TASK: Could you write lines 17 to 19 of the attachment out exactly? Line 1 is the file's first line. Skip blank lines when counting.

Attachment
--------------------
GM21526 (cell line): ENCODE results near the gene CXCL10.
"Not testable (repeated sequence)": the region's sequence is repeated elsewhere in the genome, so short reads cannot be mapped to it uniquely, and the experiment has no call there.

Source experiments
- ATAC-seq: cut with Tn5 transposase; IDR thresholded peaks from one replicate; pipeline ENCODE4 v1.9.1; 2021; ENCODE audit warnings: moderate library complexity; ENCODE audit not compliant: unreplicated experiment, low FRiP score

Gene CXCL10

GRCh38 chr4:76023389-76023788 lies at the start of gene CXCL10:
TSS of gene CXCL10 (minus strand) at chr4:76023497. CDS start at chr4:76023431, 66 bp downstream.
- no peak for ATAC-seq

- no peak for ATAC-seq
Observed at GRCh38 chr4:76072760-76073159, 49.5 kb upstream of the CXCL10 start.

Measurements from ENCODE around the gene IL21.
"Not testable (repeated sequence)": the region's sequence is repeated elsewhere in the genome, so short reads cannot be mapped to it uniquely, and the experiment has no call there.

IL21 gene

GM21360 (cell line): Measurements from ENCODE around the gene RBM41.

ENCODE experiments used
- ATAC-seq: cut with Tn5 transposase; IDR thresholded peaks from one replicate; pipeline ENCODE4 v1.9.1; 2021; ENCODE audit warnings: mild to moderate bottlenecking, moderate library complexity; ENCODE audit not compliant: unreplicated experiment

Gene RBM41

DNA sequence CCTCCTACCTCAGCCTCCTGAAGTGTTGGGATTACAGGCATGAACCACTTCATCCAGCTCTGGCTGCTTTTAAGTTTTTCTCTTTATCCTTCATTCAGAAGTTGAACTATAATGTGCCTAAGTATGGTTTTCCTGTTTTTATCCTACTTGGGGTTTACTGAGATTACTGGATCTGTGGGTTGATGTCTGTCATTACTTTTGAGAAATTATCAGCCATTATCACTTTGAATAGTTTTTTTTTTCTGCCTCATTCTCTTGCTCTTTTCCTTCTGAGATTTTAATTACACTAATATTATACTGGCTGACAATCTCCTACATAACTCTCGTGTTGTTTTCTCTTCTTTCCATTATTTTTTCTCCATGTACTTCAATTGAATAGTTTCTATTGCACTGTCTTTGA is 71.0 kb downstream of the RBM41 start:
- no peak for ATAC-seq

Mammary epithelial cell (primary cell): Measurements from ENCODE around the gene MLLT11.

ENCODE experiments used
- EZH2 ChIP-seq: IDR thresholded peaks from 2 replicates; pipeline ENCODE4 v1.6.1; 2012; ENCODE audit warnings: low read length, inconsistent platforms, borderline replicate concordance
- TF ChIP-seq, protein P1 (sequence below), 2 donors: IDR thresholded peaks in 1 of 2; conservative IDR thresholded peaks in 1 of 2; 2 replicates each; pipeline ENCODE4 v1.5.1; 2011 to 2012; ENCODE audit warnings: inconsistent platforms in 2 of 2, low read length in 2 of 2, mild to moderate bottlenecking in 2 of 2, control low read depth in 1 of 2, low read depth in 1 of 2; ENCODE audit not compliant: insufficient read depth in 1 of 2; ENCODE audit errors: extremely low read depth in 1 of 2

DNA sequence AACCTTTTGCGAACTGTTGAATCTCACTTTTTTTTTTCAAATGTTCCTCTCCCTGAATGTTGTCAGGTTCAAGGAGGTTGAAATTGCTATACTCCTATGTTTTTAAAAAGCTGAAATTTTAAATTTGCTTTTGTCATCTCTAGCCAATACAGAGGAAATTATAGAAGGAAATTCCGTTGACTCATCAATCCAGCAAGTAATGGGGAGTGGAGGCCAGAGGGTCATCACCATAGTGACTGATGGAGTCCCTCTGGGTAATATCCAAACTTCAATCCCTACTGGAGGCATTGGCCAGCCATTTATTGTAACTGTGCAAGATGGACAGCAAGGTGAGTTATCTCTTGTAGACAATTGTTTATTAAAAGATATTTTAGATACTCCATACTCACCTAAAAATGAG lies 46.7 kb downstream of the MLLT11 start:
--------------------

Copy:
Gene RBM41

DNA sequence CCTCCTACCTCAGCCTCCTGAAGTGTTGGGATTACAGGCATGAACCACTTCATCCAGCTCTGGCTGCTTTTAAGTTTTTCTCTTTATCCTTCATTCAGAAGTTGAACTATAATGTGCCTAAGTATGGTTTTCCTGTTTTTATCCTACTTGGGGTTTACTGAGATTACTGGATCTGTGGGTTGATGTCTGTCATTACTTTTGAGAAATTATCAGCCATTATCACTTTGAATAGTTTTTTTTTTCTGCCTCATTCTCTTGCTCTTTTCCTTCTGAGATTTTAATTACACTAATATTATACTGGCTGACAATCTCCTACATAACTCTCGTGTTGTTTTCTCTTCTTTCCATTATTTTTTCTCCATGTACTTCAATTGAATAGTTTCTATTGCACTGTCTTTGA is 71.0 kb downstream of the RBM41 start:
- no peak for ATAC-seq